When dogs are in pain or suffering from a physical illness, they often exhibit signs of depression and anxiety. Dogs that are depressed may sleep more than usual, stop eating, lose interest in things they once enjoyed doing and act withdrawn or even aggressive toward other pets or people who come near them.
Behavior Modification Can Overcome Social Anxiety
If your dog isn't suffering from an underlying medical condition, then there are some steps you can take to help them overcome their social anxiety:
1. Build Your Bond
Spend time with your pet every day so you can get to know them better and learn how they act when they feel secure. This will also allow you to recognize any abnormal behavior so that you can address it right away before it becomes a problem.
2. Work on Socialization
Start with short socialization sessions and build up gradually. Make sure your dog is tired out before you start. A tired dog is less likely to feel anxious or stressed. Assuming your dog wasn't well socialized early as a puppy, you'll need to make this process consistent, and frequent.
Try to avoid situations where there are too many unfamiliar people in one place at once. Start slow and work your way toward different people, pets, sights, and scents. You don't need to work on introducing your dog to new people here. Just expose them to new sights and sounds. Do this every day, twice a day. The idea is to get your dog used to being around others in low-stakes, safe encounters where they don't feel threatened.
3. Desensitize Your Dog
Socialization is general. Desensitization is specific. Gradually expose your dog to whatever causes them stress, while at the same time providing them with treats or other rewards whenever they exhibit calm behavior in response to what would normally be stressful stimuli. Gradually increase the intensity of the stimulus until it is no longer stressful for your dog. This process can take several weeks or months.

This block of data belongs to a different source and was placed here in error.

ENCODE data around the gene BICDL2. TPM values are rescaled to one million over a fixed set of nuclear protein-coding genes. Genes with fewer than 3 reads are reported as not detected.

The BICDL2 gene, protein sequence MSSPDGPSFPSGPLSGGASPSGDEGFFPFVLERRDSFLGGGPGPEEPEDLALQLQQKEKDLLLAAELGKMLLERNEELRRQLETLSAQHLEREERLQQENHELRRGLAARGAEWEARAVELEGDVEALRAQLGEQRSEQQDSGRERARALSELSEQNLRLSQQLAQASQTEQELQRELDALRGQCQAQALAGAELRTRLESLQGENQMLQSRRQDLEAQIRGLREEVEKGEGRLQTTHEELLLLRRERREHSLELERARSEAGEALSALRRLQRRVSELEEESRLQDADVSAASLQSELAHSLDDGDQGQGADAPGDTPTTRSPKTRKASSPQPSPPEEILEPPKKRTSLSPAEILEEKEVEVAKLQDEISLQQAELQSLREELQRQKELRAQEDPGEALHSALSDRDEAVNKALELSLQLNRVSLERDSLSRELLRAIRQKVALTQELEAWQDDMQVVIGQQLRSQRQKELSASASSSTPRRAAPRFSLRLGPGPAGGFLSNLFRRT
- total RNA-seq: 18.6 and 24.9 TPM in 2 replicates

For example, if your dog is scared of people, have a friend come up to your driveway one day, and let your dog see them. The next day, have your friend come up the drive. If your dog reacts negatively, stop and go back a step. If they react positively, give them praise and treats. Slowly, have your friend approach more closely, come up to the door, and eventually, inside your home. Every time your dog reacts negatively, go back a step. This takes time, but it can absolutely reverse social anxiety in dogs.
4. Counter Condition Social Anxiety Away
Next, once your dog is showing a low response to the things causing them social anxiety, it's time to use counter conditioning. The goal is to replace their fear and anxiety with positive emotions like happiness and excitement.
Start by introducing your dog to their trigger stimulus. Instead of remaining calm yourself, reward your dog and treat them, while showering them with praise. Flood them with positive signals. So, if your dog normally acts fearful of a stranger walking by, but you've desensitized them and they just remain calm, now have a strange person walk by and flood your dog with praise. This process takes time, but your dog will eventually learn to associate their trigger with positive experiences.
Control your emotions. Remain calm when trying to help your dog with its anxiety. If you are nervous or anxious yourself, your dog will pick up on this and become even more anxious than they already are.
Social anxiety in dogs can be a tough condition to manage, but it is not impossible. With the right training and patience, you can help your dog feel comfortable in public settings and around other dogs. The most important thing is to remember that social anxiety won't go away overnight. It takes time and patience!